By meticulously reviewing and updating your sitemap, you ensure that search engines have a clear and error-free path to your website’s most valuable content. Regular audits, coupled with strategic sitemap optimization and monitoring, pave the way for enhanced crawlability, ultimately supporting your site’s performance in search results.

Performing Manual Checks for Crawlability

When I embark on manual checks for crawlability, I’m essentially playing detective – meticulously combing through the website to uncover any hidden issues that might be preventing search engine bots from doing their job effectively. Here’s my step-by-step approach:

1. Speed and Structure Analysis

  • Improve Page Loading Speed: I start by evaluating the page speed because if a page takes too long to load, search engine bots might not stick around. I use tools like Google PageSpeed Insights to get actionable recommendations for speeding things up, such as:
    • Upgrading to a more robust hosting solution.
    • Enabling compression for large CSS, JavaScript, and HTML files.
    • Minifying code to eliminate unnecessary characters.
    • Reducing redirects that create additional HTTP requests.
  • Strengthen Internal Link Structure: Next, I ensure that the website’s internal link structure is logical and robust. I create a clear hierarchy, starting from the homepage and branching out to subpages. I also:
    • Use descriptive anchor text for links.
    • Keep the number of links on a page at a reasonable level.
    • Check that all internal links are functional with no dead ends.

2. Technical Integrity Checks

  • Canonicalization and Redirects: I scrutinize the canonical tags to consolidate signals and prevent confusion among search engines. This involves:
    • Regularly checking for misplaced or incorrect canonical tags.
    • Removing rogue canonical tags to ensure the right pages are indexed.
  • Redirect Chains and Broken Links: These are notorious for causing crawlability issues, so I:
    • Identify and fix any redirect chains that might be unnecessarily long.
    • Use tools to scan for and repair any broken links that disrupt the user experience and bot navigation.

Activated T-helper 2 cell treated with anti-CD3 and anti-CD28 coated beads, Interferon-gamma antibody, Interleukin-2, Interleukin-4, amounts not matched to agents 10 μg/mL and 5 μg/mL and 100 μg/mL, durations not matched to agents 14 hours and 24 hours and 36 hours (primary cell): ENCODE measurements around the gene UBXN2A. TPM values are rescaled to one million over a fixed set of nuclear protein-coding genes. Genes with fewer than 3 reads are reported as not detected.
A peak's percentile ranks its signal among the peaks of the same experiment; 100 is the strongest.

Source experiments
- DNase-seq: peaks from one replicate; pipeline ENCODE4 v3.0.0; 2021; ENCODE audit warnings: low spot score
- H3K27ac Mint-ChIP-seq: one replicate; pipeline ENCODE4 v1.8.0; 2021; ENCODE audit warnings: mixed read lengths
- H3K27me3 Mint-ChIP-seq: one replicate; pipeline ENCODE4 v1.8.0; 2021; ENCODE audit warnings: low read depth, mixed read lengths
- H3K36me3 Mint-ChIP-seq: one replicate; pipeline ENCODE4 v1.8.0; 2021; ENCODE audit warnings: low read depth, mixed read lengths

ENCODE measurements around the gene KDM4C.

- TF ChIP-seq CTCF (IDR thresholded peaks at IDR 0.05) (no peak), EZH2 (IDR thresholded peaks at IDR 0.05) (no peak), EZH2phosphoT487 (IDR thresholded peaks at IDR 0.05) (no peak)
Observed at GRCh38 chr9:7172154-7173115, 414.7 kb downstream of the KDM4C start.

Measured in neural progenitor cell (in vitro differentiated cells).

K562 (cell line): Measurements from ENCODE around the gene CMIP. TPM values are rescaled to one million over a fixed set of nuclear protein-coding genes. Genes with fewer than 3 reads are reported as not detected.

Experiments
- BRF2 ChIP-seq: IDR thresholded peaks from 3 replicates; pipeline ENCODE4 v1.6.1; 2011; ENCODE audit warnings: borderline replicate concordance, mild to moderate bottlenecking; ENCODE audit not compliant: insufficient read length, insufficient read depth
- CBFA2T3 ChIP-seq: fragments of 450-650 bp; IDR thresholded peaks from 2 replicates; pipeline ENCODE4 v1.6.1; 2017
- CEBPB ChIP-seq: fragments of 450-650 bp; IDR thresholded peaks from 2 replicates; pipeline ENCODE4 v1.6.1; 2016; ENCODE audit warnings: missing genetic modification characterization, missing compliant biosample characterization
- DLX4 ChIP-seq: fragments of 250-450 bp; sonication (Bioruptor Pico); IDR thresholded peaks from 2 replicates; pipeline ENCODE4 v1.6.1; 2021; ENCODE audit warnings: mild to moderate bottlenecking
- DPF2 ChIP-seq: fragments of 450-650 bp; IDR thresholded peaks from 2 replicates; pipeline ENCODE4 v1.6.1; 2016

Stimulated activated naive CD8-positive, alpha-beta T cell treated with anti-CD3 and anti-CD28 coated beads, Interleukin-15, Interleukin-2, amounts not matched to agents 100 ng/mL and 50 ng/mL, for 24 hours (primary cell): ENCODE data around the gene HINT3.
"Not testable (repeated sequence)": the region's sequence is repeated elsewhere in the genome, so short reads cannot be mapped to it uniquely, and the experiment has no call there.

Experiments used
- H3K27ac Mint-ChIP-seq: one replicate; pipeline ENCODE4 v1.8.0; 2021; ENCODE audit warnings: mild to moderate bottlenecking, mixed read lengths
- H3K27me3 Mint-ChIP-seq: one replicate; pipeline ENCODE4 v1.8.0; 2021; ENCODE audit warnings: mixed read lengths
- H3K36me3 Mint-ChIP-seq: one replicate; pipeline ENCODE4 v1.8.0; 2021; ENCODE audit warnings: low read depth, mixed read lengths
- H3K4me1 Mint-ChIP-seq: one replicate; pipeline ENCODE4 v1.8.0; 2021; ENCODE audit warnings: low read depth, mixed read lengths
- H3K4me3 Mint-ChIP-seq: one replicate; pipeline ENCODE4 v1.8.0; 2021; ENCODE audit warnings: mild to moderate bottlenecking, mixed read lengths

3. Advanced Crawlability Enhancements

  • Implement IndexNow: To give search engines a clear roadmap, I implement the IndexNow protocol, which allows for real-time URL submission across participating search engines.
  • Content and Structure Optimization: I also focus on:
    • Regularly adding fresh, high-quality content to attract more frequent crawling.
    • Avoiding duplicate content to ensure search engines don’t waste resources.
    • Ensuring a clear and intuitive site architecture that’s easy for search engines to follow.

By diligently performing these manual checks, I can significantly enhance the crawlability of the site, paving the way for improved indexing and, ultimately, a stronger presence in search engine results. Remember, these checks are not one-off tasks but rather ongoing efforts to maintain a website that’s always ready for the next crawl.


Embarking on the journey to maximize your website’s crawlability is an essential endeavor, and harnessing the outlined strategies can optimize your digital presence in search engine landscapes. From the vigilant management of your Robots.txt file to the meticulous use of Google’s URL Inspection Tool, each step plays a pivotal role in ensuring that the pathways to your content remain clear for web crawlers. The significance of these measures cannot be overstated — they collectively enhance your site’s readability and, by extension, its capacity to rank effectively.

As we recognize the importance of a crawlable website, it is crucial to conduct regular audits, apply necessary optimizations, and adapt to ever-evolving search engine algorithms. Remembering to avoid common pitfalls such as neglecting broken links or redundant content will spare your site from potential invisibility in search results.


Q: How can I ensure that search engines can crawl my website?

A: To ensure your website is crawlable, consider enhancing your page loading speed, strengthening your internal link structure, submitting your sitemap to Google, updating your robots.txt file, checking your use of canonical tags, conducting site audits, removing low-quality or duplicate content, and eliminating redirect chains and unnecessary internal redirects.

Q: What is the process to verify if a web page is accessible to search engine crawlers?A: To check if a page is crawlable, follow these steps:

  1. Enter the URL of the web page you want to check into a crawlability test tool.
  2. Run the tool by clicking on the “Check” button.
  3. Review the results to understand the page’s crawlability and indexability status.

Q: What actions can be taken to enhance the crawlability of a website?

A: To optimize your site for crawlability, use clear and descriptive URLs, create a logical site structure, implement internal linking, avoid duplicate content, repair broken links, manage your robots.txt file properly, and submit your sitemap to Google Search Console.

Q: What defines a website as being crawlable?

A: A crawlable website is one where search engine crawlers, or ‘spiders’, can easily read and navigate through the site’s content by following links. This crawlability is crucial for allowing search engines to index the site’s pages and make them available in search results.